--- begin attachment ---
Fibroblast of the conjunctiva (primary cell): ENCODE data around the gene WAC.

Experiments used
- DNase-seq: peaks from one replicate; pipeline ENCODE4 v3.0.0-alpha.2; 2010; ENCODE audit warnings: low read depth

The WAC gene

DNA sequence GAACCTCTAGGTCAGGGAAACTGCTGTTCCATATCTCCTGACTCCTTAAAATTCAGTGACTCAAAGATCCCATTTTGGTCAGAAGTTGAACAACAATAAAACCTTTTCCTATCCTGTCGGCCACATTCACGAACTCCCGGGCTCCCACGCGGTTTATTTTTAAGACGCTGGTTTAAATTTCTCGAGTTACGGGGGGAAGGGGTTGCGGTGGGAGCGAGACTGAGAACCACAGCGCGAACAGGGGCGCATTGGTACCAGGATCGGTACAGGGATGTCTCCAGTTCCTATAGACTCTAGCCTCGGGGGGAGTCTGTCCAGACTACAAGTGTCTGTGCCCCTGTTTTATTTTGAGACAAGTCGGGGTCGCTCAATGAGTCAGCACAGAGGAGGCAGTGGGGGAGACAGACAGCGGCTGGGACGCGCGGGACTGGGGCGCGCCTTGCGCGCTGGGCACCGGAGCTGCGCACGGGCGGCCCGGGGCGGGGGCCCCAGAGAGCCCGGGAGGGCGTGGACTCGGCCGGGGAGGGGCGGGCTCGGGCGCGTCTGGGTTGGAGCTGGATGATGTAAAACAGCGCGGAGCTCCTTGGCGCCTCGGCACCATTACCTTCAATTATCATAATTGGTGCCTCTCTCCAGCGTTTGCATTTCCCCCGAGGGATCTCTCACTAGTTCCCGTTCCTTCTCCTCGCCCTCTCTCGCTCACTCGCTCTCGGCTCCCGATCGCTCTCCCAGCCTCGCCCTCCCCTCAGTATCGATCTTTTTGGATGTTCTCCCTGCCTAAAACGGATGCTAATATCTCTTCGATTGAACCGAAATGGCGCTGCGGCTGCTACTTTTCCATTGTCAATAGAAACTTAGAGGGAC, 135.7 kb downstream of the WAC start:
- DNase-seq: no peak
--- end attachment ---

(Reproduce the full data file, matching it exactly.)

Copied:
Fibroblast of the conjunctiva (primary cell): ENCODE data around the gene WAC.

Experiments used
- DNase-seq: peaks from one replicate; pipeline ENCODE4 v3.0.0-alpha.2; 2010; ENCODE audit warnings: low read depth

The WAC gene

DNA sequence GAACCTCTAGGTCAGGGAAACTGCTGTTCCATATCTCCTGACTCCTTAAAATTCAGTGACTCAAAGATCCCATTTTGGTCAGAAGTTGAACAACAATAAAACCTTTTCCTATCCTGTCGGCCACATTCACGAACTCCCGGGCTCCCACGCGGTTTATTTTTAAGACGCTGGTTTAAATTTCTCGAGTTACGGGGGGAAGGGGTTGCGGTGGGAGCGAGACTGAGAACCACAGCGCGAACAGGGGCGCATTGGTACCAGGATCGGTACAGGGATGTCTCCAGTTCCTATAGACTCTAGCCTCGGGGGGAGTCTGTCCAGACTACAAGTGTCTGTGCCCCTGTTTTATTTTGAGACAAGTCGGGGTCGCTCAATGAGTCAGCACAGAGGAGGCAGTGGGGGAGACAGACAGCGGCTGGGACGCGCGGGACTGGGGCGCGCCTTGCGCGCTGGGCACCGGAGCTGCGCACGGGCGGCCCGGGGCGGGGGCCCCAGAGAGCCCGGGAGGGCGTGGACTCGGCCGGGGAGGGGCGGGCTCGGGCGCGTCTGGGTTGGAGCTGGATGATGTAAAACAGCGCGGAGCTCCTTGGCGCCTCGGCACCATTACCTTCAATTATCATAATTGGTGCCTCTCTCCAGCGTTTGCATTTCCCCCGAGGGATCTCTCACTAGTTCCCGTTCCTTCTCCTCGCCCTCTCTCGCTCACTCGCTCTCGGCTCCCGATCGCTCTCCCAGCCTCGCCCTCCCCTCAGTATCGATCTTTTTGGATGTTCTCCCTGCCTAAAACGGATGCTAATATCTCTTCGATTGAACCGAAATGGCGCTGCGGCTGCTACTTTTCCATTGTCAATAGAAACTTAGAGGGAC, 135.7 kb downstream of the WAC start:
- DNase-seq: no peak